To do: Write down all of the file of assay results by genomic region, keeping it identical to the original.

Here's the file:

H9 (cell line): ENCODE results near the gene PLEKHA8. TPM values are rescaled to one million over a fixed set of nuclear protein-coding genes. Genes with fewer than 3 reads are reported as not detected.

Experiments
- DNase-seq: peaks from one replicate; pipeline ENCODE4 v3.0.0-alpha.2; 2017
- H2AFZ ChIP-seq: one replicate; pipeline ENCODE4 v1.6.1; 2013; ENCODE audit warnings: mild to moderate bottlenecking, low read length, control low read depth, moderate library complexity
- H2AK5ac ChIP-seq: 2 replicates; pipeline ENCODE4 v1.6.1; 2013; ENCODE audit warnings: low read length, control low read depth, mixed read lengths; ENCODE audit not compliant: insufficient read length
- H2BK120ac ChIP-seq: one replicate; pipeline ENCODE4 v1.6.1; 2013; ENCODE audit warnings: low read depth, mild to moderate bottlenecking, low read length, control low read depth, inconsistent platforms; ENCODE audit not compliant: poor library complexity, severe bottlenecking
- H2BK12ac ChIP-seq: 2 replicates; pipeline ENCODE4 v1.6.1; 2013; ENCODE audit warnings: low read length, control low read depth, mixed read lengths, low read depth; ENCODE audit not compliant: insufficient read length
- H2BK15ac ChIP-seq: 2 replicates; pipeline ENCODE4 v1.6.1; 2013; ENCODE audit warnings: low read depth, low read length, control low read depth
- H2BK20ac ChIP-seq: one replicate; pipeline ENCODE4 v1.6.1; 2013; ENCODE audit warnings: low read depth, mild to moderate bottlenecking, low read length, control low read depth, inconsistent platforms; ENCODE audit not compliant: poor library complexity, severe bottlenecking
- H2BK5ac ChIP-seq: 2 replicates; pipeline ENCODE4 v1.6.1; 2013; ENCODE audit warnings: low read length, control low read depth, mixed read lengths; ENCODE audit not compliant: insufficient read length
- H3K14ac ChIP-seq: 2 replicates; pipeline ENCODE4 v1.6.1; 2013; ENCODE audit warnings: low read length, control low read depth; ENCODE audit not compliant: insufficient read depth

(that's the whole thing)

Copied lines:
H9 (cell line): ENCODE results near the gene PLEKHA8. TPM values are rescaled to one million over a fixed set of nuclear protein-coding genes. Genes with fewer than 3 reads are reported as not detected.

Experiments
- DNase-seq: peaks from one replicate; pipeline ENCODE4 v3.0.0-alpha.2; 2017
- H2AFZ ChIP-seq: one replicate; pipeline ENCODE4 v1.6.1; 2013; ENCODE audit warnings: mild to moderate bottlenecking, low read length, control low read depth, moderate library complexity
- H2AK5ac ChIP-seq: 2 replicates; pipeline ENCODE4 v1.6.1; 2013; ENCODE audit warnings: low read length, control low read depth, mixed read lengths; ENCODE audit not compliant: insufficient read length
- H2BK120ac ChIP-seq: one replicate; pipeline ENCODE4 v1.6.1; 2013; ENCODE audit warnings: low read depth, mild to moderate bottlenecking, low read length, control low read depth, inconsistent platforms; ENCODE audit not compliant: poor library complexity, severe bottlenecking
- H2BK12ac ChIP-seq: 2 replicates; pipeline ENCODE4 v1.6.1; 2013; ENCODE audit warnings: low read length, control low read depth, mixed read lengths, low read depth; ENCODE audit not compliant: insufficient read length
- H2BK15ac ChIP-seq: 2 replicates; pipeline ENCODE4 v1.6.1; 2013; ENCODE audit warnings: low read depth, low read length, control low read depth
- H2BK20ac ChIP-seq: one replicate; pipeline ENCODE4 v1.6.1; 2013; ENCODE audit warnings: low read depth, mild to moderate bottlenecking, low read length, control low read depth, inconsistent platforms; ENCODE audit not compliant: poor library complexity, severe bottlenecking
- H2BK5ac ChIP-seq: 2 replicates; pipeline ENCODE4 v1.6.1; 2013; ENCODE audit warnings: low read length, control low read depth, mixed read lengths; ENCODE audit not compliant: insufficient read length
- H3K14ac ChIP-seq: 2 replicates; pipeline ENCODE4 v1.6.1; 2013; ENCODE audit warnings: low read length, control low read depth; ENCODE audit not compliant: insufficient read depth